Just a Call
A place we call HOME
IN the village of The Villager, no house is complete without three places. Every man (man because traditionally. till further notice, no women can set up a fully constituted house). No matter how big or fancy it can be, a house put up by a woman shall always be referred to as “okagumbo” (a structure). Why? The heart of every house is “oshinyanga sha mutyakemo” (private lounge). Any women of substance grew up respecting the norm.
The first point of calling is known as “ehale” (arrival place). There you find omatindi lined up sometimes ga lamba ongandjo with or without okatala (hut). That is where omitala dhaamati are hosted. Aamati (a boy or man before marriage) would play a role of being a watchman or security in any homestead.
“Oshinyanga sha mutyakemo” is the only place where you as a guest can determine as to how much you are valued by your host. If, for example, you are sent to deliver a message from your father to the neighbour, the host will first inquire whether the message is serious “ngele opu na oonkundwa”. If not, you would simply be told ondu uva ko.
Traditionally, since it’s the first point of calling, if you come looking for Tate, you are told that “okwa fa a tile ota zi mo, andiya ndi ka tale Ngele omo eli” (he had earlier indicated that he was going to go out, let me go and make sure). Whether you will be received or not depends on the particular mood the Tate is in. The wife would come back and say, “okwa za mo ngaa ndele ita kala ko”. If the messenger suspects that you have “omishengwa dhe” (carrying gifts) or good intentions and he or she does not know you, the Tate will go around the house “ta pitile kokantu” (back door) and come as if he was out. Equally if the one visited suspects you have bad intentions, he would escape through “okantu” and vanish into thin air. You would then politely be told that, “tate nani okwa meneka mo ta yi kohambo katu shi kutya ota galuka uunake” (he went to the cattle post and we have no idea when he will be back). That is despite the fact that you just parted with your friend a while ago. Sometimes that norm is pre-arranged to test the messenger (especially if it’s newly-weds) and to see if you are “cultured”, and how far you could be trusted. A lot of comical events are known to have taken place around this phenomenon.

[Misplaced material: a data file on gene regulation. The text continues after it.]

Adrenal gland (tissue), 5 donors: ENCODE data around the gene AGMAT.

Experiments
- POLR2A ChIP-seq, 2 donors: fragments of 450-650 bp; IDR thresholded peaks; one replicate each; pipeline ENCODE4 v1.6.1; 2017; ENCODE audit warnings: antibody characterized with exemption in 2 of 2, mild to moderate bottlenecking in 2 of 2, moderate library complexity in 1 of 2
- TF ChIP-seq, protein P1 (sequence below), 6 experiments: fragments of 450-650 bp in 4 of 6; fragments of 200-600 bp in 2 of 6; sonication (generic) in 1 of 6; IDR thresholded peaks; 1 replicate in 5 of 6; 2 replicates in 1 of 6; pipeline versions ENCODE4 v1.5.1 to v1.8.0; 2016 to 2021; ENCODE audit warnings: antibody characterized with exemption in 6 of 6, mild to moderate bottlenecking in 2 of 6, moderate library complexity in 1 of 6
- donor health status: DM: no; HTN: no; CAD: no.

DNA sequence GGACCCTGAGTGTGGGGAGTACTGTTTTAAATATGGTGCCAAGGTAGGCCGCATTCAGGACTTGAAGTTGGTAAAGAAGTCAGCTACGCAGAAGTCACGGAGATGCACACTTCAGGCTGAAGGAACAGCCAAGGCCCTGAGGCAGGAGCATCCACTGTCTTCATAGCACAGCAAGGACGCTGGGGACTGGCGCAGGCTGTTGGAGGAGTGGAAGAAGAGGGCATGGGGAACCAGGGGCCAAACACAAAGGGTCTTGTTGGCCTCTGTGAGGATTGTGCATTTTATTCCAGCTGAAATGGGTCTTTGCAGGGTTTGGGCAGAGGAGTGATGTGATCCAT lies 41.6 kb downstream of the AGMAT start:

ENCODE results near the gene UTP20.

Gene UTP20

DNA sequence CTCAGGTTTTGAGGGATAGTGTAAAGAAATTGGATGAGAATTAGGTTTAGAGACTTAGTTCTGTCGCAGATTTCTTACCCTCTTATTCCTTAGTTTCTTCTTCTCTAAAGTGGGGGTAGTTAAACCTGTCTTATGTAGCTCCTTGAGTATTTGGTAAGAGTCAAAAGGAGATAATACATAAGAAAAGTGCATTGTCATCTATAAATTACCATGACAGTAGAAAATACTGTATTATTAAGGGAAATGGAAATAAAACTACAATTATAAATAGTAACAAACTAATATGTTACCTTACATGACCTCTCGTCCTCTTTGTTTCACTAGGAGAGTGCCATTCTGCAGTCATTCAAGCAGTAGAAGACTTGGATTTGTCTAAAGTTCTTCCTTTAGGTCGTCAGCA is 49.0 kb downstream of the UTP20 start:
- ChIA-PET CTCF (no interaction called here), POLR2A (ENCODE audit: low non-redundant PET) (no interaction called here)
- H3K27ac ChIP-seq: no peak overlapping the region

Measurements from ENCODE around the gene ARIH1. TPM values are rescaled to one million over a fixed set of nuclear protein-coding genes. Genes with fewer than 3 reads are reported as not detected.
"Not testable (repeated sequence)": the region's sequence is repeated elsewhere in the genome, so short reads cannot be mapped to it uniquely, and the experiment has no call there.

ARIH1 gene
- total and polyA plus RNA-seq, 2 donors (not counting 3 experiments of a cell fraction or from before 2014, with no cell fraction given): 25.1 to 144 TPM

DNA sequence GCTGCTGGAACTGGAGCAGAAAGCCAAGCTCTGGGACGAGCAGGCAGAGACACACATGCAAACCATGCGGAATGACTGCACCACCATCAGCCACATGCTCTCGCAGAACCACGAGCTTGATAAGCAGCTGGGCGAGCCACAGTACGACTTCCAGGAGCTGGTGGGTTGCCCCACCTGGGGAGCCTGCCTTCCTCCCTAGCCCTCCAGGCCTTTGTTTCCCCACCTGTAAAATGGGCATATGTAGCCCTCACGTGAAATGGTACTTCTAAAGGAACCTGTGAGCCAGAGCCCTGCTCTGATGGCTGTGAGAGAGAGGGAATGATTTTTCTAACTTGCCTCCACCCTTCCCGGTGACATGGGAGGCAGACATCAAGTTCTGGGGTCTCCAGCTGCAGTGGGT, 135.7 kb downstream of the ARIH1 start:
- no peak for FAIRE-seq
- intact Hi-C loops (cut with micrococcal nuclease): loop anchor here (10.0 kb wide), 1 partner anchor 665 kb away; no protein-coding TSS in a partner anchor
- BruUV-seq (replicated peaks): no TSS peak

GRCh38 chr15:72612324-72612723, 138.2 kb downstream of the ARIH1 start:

If the message is of serious nature, you would then be invited “koshinyanga shamutyakemo”. Once back at home, your father would first...
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